Language: History of written language, word study and analysis, grammar, parts of speech, story structure, sentence analysis, the writing process, creative writing, spelling, handwriting, cursive, literature, book making, poetry, drama, novels, short stories, authors, spoken language, reports, speeches, debates and computer literacy.
Second Language: Learning a second language helps children not only develop language and literacy skills, but cultural and interpersonal skills as well. Emphasis begins with listening, pronunciation and reading skills in the second language, followed by exploring grammar and reading and writing longer pieces. Montessori curriculum uses songs, poems, geography and history to help hone second language skills such as: simple verbs and conjugations, constructing and reading stories, geography, holidays, idioms and ties with American culture and language.
Music: Montessori music is focused on singing, movement and improvisation, solo and ensemble performance. Reading and writing music are skills which are also taught. Each year, all students perform in a class play. Musical skills children learn include: clapping and body percussion, musical games and dances, singing in unison, rhythm, melody, instruments, musical production, direction and performance.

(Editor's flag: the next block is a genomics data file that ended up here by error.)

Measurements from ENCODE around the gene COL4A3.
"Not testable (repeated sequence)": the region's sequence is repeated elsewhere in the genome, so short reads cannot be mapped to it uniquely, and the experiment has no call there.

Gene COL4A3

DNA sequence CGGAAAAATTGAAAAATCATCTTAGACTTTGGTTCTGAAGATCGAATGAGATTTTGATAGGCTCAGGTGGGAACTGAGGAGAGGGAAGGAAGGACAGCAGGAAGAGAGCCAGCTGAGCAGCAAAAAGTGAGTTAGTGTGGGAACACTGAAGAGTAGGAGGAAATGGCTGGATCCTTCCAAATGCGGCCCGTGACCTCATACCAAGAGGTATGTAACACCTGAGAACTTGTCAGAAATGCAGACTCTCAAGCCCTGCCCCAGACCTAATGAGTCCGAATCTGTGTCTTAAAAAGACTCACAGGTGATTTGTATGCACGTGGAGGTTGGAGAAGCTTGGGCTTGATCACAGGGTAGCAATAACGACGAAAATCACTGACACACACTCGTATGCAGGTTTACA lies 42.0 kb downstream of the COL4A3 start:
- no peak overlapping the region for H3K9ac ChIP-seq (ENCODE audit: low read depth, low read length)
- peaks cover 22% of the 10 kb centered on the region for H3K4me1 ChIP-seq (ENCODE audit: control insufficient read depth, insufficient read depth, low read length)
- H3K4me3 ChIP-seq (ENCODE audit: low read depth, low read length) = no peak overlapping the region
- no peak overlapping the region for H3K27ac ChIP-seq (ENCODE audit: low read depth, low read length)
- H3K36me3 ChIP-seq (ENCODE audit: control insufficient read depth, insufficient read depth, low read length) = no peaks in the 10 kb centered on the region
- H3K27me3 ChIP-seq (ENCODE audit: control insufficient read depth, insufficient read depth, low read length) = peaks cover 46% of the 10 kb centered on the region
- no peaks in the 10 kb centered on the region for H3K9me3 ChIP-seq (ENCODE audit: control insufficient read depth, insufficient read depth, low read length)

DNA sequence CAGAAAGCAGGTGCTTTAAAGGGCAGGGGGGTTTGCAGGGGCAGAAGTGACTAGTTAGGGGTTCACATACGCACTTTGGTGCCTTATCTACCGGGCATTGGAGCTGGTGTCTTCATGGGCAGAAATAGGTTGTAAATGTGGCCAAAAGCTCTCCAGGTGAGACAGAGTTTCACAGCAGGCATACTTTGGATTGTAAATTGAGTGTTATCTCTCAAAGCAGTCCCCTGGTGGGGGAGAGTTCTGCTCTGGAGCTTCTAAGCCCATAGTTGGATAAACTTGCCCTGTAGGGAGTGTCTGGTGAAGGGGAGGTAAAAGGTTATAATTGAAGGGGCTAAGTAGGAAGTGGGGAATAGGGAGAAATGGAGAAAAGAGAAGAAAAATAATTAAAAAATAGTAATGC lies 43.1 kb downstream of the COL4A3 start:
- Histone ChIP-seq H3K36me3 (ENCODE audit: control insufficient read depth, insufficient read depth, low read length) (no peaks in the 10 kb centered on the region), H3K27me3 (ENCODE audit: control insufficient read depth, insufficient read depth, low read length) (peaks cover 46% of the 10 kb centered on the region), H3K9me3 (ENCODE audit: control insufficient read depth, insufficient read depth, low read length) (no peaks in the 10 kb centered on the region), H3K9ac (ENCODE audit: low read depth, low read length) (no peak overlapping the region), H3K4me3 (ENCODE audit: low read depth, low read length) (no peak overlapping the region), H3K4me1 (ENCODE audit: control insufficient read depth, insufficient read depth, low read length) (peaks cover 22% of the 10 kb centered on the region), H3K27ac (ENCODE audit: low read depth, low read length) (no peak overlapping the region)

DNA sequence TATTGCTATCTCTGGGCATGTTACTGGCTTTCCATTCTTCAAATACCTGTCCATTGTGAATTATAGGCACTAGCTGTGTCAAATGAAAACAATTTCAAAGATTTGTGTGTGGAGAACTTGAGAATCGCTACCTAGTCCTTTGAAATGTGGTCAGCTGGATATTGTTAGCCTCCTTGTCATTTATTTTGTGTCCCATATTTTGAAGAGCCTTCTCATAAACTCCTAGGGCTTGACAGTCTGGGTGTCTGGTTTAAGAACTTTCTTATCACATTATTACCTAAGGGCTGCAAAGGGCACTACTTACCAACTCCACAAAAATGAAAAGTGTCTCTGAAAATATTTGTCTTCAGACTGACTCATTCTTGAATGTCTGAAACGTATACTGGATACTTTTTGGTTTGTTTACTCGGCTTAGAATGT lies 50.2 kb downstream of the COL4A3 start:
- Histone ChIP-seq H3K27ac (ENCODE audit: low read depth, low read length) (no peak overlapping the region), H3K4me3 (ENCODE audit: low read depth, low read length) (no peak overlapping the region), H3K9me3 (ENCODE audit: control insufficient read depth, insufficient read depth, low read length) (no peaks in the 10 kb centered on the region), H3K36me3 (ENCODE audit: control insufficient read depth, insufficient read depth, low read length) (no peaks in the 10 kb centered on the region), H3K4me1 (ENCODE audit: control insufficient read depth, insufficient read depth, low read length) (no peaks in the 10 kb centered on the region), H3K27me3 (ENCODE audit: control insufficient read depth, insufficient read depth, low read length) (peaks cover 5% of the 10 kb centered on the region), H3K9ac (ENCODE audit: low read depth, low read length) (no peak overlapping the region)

Art: The study of art history connects students to the ideas of the whole human family – Montessori curriculum believes that art is a tie that binds all humans throughout history and the world. Art skills include: drawing, painting, sculpture, color theory, design, art history, clay, bookmaking, weaving, collage, print making and basic art appreciation
Physical Education: Movement and kinesthetic play are core themes within any Montessori school. Through the use of their bodies, students learn all other skills. Care of self is also one of the main messages carried through the Montessori curriculum, and through physical education students not only learn about themselves, but about others and the world around them. Core physical education concepts include: ball work, team games, individual exercises, yoga, fitness and conditioning, sport skills and strategy, square dance, folk dance, group games and cooperative activities.
If you have questions about how the Montessori curriculum will look for your child at White Bear Montessori School, please contact us!